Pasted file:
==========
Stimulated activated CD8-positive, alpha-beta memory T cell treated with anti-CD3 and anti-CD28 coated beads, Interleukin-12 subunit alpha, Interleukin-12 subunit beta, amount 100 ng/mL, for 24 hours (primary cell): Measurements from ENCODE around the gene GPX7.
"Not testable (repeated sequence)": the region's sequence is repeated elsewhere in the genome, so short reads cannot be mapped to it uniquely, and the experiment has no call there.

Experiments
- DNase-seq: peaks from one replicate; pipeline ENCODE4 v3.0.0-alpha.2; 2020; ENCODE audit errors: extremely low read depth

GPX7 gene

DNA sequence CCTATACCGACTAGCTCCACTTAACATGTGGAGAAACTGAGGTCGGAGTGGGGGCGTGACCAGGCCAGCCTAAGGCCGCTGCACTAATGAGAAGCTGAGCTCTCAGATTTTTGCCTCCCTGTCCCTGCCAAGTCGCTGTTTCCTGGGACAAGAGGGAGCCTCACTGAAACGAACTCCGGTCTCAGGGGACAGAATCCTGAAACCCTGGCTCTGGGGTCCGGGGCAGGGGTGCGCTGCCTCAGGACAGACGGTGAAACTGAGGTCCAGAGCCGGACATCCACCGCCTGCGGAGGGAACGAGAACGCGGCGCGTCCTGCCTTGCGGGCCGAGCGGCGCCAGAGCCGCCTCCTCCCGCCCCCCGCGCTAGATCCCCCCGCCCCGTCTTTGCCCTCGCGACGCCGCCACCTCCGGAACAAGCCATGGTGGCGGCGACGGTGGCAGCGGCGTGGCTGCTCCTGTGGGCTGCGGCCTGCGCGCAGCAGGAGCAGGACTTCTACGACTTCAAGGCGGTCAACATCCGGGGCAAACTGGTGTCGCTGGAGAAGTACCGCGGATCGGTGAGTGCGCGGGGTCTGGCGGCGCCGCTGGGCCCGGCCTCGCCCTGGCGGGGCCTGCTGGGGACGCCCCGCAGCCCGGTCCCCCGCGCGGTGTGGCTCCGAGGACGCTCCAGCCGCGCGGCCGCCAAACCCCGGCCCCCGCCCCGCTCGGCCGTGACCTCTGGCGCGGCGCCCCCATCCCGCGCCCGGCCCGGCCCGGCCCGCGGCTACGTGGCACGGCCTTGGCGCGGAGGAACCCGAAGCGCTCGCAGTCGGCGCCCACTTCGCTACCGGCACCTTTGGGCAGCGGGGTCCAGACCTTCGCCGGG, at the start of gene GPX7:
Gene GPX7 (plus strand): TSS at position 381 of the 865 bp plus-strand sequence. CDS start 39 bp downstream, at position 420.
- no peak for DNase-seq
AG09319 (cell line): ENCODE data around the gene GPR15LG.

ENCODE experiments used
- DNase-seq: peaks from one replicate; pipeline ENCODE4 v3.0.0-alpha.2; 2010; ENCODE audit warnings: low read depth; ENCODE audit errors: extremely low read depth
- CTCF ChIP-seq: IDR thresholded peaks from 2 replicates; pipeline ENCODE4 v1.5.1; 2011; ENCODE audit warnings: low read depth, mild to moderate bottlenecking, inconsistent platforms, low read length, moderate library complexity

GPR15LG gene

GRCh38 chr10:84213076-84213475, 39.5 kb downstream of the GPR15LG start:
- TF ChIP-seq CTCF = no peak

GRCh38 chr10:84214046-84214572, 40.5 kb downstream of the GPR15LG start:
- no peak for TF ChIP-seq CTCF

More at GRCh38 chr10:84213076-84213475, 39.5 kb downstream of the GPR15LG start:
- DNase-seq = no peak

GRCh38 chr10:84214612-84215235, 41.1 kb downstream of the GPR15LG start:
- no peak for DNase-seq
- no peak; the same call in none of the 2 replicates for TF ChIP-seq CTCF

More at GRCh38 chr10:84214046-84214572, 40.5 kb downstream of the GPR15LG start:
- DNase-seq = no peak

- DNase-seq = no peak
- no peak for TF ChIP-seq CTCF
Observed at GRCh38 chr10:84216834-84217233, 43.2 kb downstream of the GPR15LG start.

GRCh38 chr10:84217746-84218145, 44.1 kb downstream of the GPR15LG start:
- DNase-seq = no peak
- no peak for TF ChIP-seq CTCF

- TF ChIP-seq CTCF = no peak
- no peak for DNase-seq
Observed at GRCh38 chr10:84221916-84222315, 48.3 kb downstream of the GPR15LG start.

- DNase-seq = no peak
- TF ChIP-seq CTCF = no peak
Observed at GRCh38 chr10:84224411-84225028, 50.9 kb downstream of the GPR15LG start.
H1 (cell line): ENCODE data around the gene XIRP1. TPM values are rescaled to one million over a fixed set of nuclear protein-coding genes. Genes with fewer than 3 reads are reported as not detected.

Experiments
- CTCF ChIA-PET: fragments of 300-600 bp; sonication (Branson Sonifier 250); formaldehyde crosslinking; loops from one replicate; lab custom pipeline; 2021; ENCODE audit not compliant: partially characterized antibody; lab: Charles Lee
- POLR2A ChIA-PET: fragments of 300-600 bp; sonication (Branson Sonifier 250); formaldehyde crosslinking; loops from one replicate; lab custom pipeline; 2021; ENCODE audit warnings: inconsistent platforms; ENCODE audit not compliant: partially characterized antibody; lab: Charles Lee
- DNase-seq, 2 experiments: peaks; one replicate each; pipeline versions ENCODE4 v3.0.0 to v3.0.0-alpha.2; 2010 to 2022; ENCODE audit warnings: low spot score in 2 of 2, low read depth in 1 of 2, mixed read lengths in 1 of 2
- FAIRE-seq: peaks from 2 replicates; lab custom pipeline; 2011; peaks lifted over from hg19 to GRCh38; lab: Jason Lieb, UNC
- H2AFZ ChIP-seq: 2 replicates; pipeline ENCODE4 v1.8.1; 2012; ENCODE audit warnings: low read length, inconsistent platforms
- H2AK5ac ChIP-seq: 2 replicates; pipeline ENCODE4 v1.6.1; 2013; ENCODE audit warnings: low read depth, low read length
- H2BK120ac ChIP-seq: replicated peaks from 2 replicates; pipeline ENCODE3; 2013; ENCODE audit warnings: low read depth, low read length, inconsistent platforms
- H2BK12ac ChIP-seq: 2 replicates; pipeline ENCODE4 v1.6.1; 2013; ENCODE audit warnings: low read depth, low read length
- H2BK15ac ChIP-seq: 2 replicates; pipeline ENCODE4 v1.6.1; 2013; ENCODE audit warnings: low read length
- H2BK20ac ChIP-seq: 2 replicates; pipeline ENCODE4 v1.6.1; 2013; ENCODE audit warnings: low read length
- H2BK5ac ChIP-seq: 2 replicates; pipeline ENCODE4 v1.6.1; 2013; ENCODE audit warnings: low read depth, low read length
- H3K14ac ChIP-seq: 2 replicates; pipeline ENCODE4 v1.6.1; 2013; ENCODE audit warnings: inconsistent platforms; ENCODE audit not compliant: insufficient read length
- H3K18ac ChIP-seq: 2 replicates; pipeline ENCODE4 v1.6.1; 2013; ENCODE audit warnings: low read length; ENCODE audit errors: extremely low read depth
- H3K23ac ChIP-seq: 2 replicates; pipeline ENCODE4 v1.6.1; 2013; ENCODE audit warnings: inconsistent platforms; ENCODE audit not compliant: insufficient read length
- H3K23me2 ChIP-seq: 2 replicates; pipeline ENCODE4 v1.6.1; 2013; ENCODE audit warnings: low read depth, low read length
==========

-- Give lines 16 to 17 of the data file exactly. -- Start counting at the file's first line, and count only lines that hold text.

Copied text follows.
GRCh38 chr10:84214046-84214572, 40.5 kb downstream of the GPR15LG start:
- no peak for TF ChIP-seq CTCF